I don't have an L2D, so excuse me if I muddy the waters, but I removed the switch from my LD20 once, and the silver ring inside the tailcap that holds the switch, and that you have to turn (I used the tips of needlenose pliers) to remove, is reverse-threaded. In other words, I had to turn the switch clockwise (looking at the open end of the tailcap) to remove it.

    Again, that was on an LD20, not an L2D, but it might be worth trying.

    Also, FWIW, I dont think I found any glue or thread-locker on anything.

    Good Luck.

  20. #20

    Default Re: L2D disassembly and troubleshooting

    Well, It's been a couple months and I've hit it with penetrating oil, tried clockwise and counter-clockwise, used small needle-nose pliars to lock onto the two little holes to twist it, boiled it in a zip-lock bag to get it hot and hopefully loosen up whatever is holding it, and the ring in the tailcap won't budge. I've spent way too much time on this. I'm throwing this tailcap away. It has a defective switch or something in it anyway, which is what started this whole thing.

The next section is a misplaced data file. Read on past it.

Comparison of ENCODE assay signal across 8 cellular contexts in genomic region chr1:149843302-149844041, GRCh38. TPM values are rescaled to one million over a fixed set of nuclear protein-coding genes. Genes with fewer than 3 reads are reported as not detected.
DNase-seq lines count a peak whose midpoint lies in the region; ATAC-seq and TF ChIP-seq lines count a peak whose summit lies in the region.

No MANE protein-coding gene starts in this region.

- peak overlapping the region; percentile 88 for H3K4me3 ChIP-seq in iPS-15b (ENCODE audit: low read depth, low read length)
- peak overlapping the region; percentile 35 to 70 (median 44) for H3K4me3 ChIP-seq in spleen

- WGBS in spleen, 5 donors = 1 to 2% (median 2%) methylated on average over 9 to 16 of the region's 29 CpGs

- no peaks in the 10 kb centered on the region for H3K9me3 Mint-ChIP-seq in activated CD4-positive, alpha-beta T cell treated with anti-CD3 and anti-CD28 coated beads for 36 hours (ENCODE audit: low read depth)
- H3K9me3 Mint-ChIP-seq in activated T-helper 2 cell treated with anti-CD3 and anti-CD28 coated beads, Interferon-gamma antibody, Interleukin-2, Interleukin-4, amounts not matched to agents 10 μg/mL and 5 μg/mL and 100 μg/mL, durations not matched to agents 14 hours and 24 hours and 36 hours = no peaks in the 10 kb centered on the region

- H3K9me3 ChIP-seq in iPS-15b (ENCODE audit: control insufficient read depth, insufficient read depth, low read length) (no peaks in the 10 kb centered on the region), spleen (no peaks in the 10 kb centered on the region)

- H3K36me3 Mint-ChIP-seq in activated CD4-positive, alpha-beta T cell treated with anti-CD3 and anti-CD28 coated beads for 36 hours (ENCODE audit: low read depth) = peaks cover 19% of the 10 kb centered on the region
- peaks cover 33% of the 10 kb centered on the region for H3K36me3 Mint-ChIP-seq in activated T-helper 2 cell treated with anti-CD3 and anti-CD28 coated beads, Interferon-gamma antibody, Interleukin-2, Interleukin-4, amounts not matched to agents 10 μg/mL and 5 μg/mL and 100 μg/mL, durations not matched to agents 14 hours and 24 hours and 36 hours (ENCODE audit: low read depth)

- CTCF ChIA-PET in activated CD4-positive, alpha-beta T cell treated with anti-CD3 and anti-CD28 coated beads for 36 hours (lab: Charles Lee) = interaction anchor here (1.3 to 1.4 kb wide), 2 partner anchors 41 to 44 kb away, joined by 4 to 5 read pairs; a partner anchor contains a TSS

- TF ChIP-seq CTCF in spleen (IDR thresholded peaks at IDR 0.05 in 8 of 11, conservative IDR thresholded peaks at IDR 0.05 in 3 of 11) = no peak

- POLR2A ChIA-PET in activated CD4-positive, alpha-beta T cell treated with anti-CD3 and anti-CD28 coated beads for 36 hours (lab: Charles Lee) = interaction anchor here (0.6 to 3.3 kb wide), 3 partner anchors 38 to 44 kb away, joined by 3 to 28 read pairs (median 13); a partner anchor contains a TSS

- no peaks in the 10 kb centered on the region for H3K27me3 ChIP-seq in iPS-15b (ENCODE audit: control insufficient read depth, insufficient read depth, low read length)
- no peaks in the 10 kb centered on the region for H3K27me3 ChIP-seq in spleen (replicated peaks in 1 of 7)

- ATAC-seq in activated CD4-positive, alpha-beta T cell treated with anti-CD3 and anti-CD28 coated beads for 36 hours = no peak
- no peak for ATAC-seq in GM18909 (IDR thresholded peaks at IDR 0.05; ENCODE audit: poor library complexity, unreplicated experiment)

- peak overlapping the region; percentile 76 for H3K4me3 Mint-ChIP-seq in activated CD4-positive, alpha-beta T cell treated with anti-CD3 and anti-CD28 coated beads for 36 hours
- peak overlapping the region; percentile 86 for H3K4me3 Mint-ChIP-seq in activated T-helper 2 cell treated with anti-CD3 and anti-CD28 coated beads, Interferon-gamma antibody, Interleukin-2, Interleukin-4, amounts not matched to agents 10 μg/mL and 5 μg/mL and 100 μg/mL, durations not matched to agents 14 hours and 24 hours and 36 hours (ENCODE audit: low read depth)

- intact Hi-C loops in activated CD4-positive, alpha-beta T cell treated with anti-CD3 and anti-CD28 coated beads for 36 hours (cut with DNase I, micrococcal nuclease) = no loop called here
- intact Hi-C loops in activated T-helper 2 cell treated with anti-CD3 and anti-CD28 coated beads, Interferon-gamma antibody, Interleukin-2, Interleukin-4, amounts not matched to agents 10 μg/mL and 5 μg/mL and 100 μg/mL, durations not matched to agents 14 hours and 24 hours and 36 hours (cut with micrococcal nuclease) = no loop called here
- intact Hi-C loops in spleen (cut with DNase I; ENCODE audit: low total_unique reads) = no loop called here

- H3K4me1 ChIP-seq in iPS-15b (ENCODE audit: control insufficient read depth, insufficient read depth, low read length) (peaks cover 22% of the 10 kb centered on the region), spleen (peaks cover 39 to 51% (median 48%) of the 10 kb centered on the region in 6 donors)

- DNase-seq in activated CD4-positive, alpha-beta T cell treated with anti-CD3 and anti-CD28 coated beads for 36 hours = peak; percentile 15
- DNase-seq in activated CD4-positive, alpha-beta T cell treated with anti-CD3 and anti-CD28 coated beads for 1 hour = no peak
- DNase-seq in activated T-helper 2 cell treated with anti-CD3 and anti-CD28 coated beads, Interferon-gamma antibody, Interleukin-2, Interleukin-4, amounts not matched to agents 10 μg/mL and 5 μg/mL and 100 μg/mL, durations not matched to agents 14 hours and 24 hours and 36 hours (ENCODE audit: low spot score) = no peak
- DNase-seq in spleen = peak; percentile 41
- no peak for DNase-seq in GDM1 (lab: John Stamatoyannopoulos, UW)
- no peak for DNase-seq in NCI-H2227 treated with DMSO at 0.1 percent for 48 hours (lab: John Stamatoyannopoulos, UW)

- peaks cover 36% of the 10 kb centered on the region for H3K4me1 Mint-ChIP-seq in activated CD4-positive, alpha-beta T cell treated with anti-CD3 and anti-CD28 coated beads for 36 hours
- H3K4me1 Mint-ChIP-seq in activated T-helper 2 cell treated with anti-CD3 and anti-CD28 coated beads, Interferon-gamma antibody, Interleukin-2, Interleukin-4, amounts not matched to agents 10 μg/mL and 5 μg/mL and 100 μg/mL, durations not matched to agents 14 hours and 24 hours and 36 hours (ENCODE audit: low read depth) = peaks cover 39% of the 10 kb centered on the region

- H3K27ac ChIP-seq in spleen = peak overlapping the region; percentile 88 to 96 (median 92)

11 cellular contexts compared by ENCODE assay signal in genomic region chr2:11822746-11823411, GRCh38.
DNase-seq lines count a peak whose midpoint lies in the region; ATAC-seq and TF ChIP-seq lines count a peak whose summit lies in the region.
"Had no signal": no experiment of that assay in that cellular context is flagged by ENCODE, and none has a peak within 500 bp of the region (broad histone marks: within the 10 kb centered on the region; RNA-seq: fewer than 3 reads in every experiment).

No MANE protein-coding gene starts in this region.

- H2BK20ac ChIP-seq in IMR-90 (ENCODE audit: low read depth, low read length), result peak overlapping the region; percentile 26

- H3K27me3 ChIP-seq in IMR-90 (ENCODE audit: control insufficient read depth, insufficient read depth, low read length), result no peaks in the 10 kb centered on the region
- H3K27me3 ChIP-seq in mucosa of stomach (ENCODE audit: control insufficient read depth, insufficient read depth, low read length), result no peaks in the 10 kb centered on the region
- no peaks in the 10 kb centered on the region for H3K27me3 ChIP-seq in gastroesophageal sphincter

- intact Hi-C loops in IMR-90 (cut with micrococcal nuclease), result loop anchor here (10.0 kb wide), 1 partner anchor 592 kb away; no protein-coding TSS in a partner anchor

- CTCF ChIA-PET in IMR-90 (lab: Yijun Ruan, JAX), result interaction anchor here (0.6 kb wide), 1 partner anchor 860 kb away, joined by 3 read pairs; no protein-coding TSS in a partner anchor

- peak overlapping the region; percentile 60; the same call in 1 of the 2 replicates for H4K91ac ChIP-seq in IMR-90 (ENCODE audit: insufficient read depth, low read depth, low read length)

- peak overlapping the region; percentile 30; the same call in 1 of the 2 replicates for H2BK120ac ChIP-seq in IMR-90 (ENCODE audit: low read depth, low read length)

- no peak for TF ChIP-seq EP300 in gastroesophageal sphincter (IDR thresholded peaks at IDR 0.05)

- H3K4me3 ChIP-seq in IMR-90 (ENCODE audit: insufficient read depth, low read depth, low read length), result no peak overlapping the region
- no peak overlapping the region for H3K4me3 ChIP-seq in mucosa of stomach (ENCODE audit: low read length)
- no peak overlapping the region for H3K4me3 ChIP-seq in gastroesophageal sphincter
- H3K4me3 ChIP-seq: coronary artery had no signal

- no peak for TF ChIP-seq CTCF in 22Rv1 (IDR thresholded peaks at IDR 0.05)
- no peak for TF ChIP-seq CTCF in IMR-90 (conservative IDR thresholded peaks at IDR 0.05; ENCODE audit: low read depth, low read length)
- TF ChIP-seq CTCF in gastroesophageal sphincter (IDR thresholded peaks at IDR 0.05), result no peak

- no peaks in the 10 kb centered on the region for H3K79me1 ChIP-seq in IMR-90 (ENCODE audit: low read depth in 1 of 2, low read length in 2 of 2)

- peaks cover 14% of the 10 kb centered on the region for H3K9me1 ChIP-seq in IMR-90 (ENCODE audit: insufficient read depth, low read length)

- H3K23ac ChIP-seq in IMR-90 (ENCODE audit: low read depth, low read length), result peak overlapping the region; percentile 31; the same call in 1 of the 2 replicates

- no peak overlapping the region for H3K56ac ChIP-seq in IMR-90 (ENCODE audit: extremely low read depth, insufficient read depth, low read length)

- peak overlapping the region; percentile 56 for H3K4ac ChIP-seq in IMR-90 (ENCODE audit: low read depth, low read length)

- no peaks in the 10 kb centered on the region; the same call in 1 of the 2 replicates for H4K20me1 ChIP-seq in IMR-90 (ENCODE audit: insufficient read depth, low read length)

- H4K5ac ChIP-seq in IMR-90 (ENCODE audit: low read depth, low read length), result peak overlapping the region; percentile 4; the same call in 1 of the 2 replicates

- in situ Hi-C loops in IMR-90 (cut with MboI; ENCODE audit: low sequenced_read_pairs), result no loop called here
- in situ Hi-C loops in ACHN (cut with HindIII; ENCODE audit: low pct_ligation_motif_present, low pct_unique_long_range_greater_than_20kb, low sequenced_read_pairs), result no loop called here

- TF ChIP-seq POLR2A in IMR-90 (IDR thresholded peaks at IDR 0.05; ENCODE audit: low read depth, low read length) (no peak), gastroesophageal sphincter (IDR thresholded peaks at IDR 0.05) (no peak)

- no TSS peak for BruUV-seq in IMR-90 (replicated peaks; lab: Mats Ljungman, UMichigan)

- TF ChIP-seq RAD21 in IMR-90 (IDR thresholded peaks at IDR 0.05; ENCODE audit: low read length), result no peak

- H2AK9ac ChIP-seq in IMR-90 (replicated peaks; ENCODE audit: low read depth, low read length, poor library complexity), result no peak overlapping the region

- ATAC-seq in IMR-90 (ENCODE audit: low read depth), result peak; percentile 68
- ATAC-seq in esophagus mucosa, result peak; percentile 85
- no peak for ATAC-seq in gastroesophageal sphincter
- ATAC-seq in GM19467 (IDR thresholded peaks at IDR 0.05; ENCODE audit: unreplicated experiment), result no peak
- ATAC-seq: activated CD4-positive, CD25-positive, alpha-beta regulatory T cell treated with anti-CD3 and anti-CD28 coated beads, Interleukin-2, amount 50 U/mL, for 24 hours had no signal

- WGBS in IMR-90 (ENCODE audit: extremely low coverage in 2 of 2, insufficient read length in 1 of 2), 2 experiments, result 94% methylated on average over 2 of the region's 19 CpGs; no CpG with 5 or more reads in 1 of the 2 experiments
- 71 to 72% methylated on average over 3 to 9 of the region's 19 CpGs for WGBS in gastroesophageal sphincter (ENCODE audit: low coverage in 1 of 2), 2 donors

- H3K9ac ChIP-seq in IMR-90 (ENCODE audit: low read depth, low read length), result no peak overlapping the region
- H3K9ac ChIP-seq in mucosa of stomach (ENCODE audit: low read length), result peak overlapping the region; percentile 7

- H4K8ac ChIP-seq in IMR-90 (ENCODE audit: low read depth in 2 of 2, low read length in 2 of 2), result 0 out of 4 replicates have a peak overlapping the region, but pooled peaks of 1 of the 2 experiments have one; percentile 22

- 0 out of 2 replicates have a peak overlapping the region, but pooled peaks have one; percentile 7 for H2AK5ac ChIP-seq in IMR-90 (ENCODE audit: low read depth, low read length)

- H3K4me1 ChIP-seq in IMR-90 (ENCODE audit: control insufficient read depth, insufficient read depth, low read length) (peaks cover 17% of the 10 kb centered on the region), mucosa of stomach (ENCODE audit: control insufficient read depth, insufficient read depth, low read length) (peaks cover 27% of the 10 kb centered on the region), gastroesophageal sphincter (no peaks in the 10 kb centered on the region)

So, anyone know where I can buy another L2D or compatible tailcap? Otherwise I'm throwing the whole light in the trash which is otherwise perfectly working which seems a real shame. Lighthound is out of stock. It is so old nobody may still carry the tailcap...

  21. #21
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    Default Re: L2D disassembly and troubleshooting

    Maybe try the CPF market place with a WTB (want to buy), somebody here might have the tailcap or the whole light to sell.

  22. #22

    Default Re: L2D disassembly and troubleshooting

    tracyreed, I sent you a pm.